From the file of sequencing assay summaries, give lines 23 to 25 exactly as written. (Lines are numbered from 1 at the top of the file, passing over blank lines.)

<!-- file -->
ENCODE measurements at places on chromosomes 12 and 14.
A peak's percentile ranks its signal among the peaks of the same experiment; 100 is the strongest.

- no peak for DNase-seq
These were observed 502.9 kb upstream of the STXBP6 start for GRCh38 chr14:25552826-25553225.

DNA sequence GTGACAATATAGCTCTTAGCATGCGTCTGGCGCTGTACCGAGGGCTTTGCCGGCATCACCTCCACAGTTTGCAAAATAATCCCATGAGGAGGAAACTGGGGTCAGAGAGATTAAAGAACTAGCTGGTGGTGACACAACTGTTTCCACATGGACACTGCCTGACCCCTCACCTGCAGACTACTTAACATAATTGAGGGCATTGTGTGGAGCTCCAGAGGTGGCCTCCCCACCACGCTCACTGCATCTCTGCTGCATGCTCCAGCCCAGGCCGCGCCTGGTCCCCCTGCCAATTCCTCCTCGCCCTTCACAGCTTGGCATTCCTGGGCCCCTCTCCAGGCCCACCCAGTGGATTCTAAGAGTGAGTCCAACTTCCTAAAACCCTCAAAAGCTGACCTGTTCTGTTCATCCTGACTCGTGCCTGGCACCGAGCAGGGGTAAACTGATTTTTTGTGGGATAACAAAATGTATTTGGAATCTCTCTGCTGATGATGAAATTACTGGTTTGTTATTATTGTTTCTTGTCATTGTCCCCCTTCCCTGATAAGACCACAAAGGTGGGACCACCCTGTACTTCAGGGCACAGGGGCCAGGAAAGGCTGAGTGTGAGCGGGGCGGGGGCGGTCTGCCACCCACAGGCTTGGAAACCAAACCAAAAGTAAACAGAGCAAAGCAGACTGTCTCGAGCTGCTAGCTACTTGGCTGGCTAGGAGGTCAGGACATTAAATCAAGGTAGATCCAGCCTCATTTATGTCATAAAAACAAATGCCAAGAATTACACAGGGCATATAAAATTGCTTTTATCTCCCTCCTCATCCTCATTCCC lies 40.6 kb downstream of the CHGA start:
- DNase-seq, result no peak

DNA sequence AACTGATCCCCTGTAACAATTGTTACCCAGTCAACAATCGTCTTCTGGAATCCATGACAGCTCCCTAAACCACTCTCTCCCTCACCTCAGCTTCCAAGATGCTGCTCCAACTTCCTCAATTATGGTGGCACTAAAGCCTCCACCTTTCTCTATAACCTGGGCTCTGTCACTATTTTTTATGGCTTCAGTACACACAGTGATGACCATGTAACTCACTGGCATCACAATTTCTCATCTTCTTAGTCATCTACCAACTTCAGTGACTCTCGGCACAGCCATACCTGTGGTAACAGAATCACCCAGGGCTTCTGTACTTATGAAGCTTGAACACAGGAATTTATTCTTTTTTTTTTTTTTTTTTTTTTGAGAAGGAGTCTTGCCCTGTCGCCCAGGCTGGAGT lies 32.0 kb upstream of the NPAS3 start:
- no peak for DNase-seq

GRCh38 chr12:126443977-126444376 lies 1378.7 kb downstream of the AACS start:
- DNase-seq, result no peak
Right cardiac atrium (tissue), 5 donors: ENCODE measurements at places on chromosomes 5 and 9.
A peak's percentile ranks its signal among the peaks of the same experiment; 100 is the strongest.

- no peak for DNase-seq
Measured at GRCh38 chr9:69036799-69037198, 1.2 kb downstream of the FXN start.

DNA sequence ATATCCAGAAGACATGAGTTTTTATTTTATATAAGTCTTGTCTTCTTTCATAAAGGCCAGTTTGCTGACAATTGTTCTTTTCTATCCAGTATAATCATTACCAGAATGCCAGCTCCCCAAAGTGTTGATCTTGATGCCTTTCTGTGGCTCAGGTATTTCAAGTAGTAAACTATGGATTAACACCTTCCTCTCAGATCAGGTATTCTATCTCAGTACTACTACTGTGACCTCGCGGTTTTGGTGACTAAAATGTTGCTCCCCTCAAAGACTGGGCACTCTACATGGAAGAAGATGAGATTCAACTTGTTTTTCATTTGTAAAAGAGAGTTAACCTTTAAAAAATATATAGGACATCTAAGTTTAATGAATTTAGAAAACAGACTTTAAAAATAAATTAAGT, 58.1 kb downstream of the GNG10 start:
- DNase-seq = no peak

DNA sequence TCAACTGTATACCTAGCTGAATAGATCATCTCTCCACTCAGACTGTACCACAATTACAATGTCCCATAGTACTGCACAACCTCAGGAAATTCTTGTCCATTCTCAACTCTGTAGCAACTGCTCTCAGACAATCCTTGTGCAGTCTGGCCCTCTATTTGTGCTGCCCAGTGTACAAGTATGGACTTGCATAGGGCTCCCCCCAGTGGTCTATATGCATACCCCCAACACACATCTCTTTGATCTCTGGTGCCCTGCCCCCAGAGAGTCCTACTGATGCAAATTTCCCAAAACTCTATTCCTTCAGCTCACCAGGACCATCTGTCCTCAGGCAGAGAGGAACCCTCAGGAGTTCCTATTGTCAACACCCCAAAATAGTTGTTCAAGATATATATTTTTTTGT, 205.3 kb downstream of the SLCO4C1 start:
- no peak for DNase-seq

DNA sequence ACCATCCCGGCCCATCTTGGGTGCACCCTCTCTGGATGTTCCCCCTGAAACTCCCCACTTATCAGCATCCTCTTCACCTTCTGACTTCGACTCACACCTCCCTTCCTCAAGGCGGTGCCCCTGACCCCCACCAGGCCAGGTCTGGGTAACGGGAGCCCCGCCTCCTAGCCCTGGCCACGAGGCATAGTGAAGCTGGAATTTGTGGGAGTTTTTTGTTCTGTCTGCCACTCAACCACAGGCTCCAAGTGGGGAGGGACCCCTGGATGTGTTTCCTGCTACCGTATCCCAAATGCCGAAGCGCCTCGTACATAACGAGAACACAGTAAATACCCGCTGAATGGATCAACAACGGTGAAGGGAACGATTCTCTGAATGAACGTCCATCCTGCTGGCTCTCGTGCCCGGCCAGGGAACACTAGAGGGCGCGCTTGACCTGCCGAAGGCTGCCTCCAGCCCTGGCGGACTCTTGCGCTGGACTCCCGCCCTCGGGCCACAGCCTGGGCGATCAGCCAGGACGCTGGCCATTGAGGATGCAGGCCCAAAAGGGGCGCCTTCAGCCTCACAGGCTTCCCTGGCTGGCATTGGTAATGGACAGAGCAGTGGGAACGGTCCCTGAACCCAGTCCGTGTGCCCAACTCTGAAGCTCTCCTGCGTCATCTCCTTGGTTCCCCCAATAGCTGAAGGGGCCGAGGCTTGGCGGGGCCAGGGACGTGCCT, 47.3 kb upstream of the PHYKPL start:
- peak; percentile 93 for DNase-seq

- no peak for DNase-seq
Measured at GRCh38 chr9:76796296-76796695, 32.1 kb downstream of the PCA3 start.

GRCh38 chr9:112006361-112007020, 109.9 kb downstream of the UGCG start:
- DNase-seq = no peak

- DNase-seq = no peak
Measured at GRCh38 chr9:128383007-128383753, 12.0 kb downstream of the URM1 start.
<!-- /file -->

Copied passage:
GRCh38 chr9:112006361-112007020, 109.9 kb downstream of the UGCG start:
- DNase-seq = no peak

- DNase-seq = no peak